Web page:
I learned a lot about disappearing acts my junior year of college. In some ways, I felt more visible than I ever had at my university; as a graduate of a small high school and now an incoming senior at a school with more than 15,000 undergraduate students, my perspective of my studenthood fluctuated regularly. Within the first two years of college, I was often one of 20, occasionally one of nine, and at times, one of 200 students in a class. Some of my professors knew me by my name or my face, but not by both. Remote learning altered that dynamic. Over Zoom, regardless of where I was, I was suddenly illuminated and visible on the screen. In one respect, I was more accessible to my classmates and teachers than I was in an auditorium or average classroom space. And yet, in a time of so much technological visibility, it felt easier than ever to hide.
Though Zoom and Google Meet have extensive camera features, like the ability to spotlight or “pin” someone’s image, both interfaces offer options that do not require participants to be visible at all. So even when I came to class and saw my image come to life on the screen, which sometimes included my broken bed frame, my roommate’s dog—small and exhausted across my lap–or the hazy bathroom light intruding from my cracked door, I still had the power. With one click, I could dissolve it all into darkness, leaving only my frozen name in its place.
Navigating the Virtual Classroom
For school leaders across the country, adapting to online learning meant instituting new policies about technology—particularly class participation and camera usage. Some schools, like Washington Leadership Academy—an XQ school located in Washington, D.C.—encouraged students to have their cameras on but did not mandate student usage, allowing students to make the choice based on their technological and educational needs. “I preferred to keep my camera off during virtual meetings because I don’t like the way I looked on the camera,” explains De’Von Lewis, a 12th grader at WLA. “If I wanted to get up, everyone would see that.”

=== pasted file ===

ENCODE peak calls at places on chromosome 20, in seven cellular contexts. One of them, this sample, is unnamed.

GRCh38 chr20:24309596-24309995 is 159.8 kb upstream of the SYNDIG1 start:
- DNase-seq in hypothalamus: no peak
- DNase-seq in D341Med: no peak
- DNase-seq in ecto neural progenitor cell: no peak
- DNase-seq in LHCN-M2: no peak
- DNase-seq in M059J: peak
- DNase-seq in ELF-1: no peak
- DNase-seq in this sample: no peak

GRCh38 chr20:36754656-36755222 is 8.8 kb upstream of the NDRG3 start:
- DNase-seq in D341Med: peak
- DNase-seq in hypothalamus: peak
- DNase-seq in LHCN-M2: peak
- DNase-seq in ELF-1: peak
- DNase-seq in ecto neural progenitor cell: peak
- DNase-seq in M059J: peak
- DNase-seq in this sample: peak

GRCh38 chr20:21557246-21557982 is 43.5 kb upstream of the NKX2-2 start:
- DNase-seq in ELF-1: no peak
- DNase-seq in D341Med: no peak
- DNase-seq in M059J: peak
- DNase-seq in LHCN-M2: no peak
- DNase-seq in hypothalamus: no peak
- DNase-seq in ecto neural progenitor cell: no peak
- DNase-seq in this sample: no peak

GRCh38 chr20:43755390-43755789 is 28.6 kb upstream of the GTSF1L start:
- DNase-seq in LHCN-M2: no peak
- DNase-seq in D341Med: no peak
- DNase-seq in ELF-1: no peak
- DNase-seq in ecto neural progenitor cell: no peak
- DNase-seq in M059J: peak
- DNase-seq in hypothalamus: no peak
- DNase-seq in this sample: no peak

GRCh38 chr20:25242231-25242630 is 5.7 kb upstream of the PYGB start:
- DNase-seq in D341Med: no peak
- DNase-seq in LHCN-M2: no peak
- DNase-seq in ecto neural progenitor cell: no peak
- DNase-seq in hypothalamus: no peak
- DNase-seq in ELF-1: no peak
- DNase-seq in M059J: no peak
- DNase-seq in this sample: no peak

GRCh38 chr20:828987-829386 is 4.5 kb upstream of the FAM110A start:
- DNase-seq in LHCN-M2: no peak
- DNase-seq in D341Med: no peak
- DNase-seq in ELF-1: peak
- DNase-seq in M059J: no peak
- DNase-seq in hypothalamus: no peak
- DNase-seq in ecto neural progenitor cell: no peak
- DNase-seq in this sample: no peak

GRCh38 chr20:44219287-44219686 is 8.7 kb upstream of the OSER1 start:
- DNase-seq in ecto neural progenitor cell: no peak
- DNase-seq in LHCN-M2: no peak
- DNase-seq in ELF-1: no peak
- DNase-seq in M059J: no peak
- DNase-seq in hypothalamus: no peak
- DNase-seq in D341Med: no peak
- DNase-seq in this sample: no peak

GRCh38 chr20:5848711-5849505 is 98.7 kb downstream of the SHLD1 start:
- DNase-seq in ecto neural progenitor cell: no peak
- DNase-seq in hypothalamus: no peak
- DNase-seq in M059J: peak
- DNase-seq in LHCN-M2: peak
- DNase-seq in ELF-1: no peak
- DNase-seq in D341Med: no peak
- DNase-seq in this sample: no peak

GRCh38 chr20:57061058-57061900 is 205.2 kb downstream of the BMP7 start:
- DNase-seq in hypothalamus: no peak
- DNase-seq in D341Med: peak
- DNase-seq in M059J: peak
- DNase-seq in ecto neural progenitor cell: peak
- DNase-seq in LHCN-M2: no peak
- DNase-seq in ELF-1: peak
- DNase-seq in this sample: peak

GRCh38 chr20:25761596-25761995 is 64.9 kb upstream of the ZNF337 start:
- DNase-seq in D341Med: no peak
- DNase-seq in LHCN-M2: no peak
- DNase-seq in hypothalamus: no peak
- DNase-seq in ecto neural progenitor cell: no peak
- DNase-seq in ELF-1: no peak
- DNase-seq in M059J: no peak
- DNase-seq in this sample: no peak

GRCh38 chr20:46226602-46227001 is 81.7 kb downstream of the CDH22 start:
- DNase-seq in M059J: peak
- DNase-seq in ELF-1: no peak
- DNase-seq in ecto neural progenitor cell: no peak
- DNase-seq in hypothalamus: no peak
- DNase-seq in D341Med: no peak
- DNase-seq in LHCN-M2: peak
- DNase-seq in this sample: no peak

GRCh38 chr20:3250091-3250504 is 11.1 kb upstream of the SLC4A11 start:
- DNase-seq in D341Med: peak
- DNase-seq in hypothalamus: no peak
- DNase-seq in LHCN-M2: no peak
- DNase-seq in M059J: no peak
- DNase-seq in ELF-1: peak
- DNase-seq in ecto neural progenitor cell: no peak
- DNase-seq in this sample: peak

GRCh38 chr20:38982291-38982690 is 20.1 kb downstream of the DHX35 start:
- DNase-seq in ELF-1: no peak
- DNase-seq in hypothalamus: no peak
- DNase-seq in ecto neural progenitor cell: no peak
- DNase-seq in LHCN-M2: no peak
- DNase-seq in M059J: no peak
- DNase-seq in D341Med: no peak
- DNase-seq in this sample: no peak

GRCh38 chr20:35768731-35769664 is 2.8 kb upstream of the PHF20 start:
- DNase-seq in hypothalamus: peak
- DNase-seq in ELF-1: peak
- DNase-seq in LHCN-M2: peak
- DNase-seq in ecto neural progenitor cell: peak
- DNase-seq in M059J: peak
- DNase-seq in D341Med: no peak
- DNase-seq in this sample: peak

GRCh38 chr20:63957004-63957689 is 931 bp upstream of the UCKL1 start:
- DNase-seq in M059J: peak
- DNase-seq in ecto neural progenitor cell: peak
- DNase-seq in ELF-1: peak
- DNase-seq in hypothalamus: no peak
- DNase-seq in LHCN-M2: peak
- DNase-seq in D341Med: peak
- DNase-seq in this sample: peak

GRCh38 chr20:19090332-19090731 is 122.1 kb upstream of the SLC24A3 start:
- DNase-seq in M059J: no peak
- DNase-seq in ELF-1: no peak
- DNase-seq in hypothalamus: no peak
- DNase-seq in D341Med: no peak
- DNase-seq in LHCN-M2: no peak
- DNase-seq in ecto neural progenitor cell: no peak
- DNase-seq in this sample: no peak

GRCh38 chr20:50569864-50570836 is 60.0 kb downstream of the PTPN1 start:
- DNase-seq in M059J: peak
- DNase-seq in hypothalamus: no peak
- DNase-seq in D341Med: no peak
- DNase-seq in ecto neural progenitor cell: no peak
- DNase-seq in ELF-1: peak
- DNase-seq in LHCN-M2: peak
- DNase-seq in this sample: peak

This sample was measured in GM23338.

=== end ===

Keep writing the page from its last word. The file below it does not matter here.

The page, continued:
On telephones and computers, the camera icon is unassuming. If not for that gentle glow that appeared at the top of their computer, students would hardly know where their camera is, let alone whether it is on or off. But these cameras, however small they seem, capture some of the most intimate parts of students’ lives, particularly the places that other students and teachers might not normally see.
Through the use of backgrounds, virtual or actual, students made observations about each other and even speculated about who their classmates might be. For instance, a pile of toys on a student’s shelf could mean that they are back in their childhood home; it could also mean they have a younger sibling, or that they are a parent themselves, or something else entirely. Often these theories were disproved. As an example, a girl in my class who usually logged on to class from a golf course was not on a month long vacation, she was working—usually until seven or eight at night. She had only communicated using the chat function because that was her only option her limited WiFi options would allow.
Asking students to remain visible in a class during a traumatic and complicated time seemed unfair. There are so many factors impacting student identity, and it can feel like some of a school’s camera policies are for the purpose of surveillance, not for the student experience.